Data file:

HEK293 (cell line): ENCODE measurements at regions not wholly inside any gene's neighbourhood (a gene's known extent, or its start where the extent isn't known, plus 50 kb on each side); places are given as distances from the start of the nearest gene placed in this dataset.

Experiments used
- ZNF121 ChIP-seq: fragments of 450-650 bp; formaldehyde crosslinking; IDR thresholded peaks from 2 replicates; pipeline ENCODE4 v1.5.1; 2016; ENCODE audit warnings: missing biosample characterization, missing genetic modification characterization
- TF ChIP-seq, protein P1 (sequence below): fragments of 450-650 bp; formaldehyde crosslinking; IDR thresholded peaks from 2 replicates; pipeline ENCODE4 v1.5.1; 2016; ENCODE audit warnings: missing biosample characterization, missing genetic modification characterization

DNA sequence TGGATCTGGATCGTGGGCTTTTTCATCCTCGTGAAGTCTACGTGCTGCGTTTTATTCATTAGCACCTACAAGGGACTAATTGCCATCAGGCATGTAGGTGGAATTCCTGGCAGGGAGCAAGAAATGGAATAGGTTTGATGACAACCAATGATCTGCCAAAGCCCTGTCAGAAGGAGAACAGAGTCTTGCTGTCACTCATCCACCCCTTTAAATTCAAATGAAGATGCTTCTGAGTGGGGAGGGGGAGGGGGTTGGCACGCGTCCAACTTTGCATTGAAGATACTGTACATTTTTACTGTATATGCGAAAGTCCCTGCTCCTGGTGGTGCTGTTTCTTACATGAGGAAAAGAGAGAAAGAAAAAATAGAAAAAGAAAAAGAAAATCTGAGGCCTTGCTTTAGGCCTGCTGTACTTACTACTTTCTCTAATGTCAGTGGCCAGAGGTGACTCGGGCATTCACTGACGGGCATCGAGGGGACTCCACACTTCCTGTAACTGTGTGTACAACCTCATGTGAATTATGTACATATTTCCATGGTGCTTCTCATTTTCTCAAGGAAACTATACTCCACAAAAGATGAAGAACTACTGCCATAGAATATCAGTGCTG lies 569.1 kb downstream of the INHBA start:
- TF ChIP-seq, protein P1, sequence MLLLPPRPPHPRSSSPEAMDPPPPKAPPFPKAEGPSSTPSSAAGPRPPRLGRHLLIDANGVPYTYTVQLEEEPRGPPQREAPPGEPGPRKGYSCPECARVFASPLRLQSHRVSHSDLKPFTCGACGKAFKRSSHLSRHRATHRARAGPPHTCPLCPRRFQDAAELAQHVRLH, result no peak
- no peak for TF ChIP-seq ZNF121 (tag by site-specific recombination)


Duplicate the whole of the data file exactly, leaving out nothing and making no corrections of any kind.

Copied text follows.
HEK293 (cell line): ENCODE measurements at regions not wholly inside any gene's neighbourhood (a gene's known extent, or its start where the extent isn't known, plus 50 kb on each side); places are given as distances from the start of the nearest gene placed in this dataset.

Experiments used
- ZNF121 ChIP-seq: fragments of 450-650 bp; formaldehyde crosslinking; IDR thresholded peaks from 2 replicates; pipeline ENCODE4 v1.5.1; 2016; ENCODE audit warnings: missing biosample characterization, missing genetic modification characterization
- TF ChIP-seq, protein P1 (sequence below): fragments of 450-650 bp; formaldehyde crosslinking; IDR thresholded peaks from 2 replicates; pipeline ENCODE4 v1.5.1; 2016; ENCODE audit warnings: missing biosample characterization, missing genetic modification characterization

DNA sequence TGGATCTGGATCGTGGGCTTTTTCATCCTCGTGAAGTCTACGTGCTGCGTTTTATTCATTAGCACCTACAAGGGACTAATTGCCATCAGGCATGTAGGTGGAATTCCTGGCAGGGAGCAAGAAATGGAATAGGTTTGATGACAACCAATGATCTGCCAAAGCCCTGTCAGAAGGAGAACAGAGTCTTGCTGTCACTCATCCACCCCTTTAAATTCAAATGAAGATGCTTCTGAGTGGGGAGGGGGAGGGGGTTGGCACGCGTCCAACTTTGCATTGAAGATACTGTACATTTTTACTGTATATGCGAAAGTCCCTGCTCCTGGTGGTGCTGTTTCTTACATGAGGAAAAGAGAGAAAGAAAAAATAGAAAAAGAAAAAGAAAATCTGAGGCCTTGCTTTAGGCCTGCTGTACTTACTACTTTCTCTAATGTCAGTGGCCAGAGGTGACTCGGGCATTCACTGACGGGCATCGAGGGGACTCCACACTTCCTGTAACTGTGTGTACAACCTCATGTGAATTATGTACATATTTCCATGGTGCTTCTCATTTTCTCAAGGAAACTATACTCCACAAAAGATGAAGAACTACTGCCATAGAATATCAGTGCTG lies 569.1 kb downstream of the INHBA start:
- TF ChIP-seq, protein P1, sequence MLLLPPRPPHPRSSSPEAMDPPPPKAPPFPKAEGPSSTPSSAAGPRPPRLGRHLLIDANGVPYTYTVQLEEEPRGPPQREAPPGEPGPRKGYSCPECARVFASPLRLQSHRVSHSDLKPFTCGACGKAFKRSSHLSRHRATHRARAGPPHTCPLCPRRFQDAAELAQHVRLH, result no peak
- no peak for TF ChIP-seq ZNF121 (tag by site-specific recombination)